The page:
By Michael Erman
NEW YORK (Reuters) – Eli Lilly and Co on Thursday said the U.S. Food and Drug Administration approved its migraine drug Emgality, marking the third approval from a promising new class of treatments for the often debilitating headaches.
Lilly said it plans to sell the drug, known chemically as galcanezumab, at a list price of $6,900 a year, or $575 month. That is identical to the list prices for the other new migraine treatments, Aimovig from Amgen Inc and Novartis AG, and Teva Pharmaceutical Industries Ltd’s Ajovy.
The three medicines, most commonly administered as monthly self-injections, belong to a class of biotech drugs known as CGRP inhibitors that block a protein involved in setting off migraines. CGRP, or calcitonin gene-related peptide, is believed to be involved in the migraine process, such as dilation of blood vessels in the brain.
Around 39 million Americans suffer from migraine headaches, according to the Migraine Research Foundation. Migraines can cause intense pain, nausea and sensitivity to light and sounds, severely disrupting the ability to work or function.
Prior migraine treatments are mostly repurposed generic drugs, including anti-depressants and hypertension medicines, or are medicines that cause nausea and other adverse side effects. Allergan’s anti-wrinkle injection Botox is approved for patients suffering from 15 or more migraine headaches a month.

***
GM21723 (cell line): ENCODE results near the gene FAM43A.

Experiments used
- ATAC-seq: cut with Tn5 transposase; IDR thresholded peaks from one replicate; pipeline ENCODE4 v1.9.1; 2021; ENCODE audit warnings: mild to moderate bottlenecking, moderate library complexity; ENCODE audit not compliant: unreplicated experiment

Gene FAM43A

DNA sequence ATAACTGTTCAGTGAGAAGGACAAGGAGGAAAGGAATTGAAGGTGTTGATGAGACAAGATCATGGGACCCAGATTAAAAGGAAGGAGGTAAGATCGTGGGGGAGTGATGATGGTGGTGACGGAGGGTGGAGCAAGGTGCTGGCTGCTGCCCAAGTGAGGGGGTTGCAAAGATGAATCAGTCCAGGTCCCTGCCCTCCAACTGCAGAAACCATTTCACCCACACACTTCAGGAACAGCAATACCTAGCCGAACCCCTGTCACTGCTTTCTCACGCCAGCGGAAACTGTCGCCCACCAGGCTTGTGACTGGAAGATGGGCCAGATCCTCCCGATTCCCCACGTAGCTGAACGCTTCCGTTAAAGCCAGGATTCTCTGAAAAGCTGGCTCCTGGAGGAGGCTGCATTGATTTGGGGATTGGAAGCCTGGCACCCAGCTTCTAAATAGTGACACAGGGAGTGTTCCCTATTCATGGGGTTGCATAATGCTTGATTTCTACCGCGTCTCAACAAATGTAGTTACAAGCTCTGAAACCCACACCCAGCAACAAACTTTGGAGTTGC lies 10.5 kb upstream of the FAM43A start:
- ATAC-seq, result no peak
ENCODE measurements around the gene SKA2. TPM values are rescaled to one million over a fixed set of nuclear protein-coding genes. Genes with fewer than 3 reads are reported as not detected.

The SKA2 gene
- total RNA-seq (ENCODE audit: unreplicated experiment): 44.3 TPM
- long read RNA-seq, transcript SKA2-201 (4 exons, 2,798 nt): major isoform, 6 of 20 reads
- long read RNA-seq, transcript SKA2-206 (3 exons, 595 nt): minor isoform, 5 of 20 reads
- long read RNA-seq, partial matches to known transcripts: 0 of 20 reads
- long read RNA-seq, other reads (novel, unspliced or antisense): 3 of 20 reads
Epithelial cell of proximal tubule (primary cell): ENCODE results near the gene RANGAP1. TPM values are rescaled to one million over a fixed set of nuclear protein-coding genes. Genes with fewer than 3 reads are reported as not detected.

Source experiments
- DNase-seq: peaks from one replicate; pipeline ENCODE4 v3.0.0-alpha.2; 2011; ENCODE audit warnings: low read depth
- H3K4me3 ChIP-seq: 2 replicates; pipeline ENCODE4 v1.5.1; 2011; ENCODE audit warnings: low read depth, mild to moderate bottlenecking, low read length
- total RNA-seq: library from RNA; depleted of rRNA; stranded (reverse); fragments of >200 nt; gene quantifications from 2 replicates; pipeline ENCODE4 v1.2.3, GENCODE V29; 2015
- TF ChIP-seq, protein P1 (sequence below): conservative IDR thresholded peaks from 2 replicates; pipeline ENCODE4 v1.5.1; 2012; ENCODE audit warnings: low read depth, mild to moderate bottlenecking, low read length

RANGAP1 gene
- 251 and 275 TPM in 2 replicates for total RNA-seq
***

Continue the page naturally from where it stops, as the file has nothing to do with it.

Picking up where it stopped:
Aimovig become the first CGRP inhibitor to launch, after receiving U.S. approval in May. Early demand for Aimovig has been strong, buoyed in part by Amgen programs giving patients two months of free samples followed by up to a year’s supply of the drug for those having trouble with insurance coverage.
Lilly said it plans to launch a similar program that would allow commercially insured patients to receive up to 12 months of Emgality at no cost to the patient.
Lilly said it is in late-stage discussions with the top four or five U.S. health insurers and pharmacy benefit managers with the aim having the drug covered as widely as possible. Those include negotiations around rebates and discounts off the list price.
The talks also include potential value-based payment models, which would allow employers and insurers to reclaim some money if the drug is not effective for a patient, Lilly said.
The company said it expects to begin shipping the drug very soon after approval.
(Reporting by Michael Erman in New York and Aakash Jagadeesh Babu in Bengaluru; Editing by Bill Berkrot and Leslie Adler)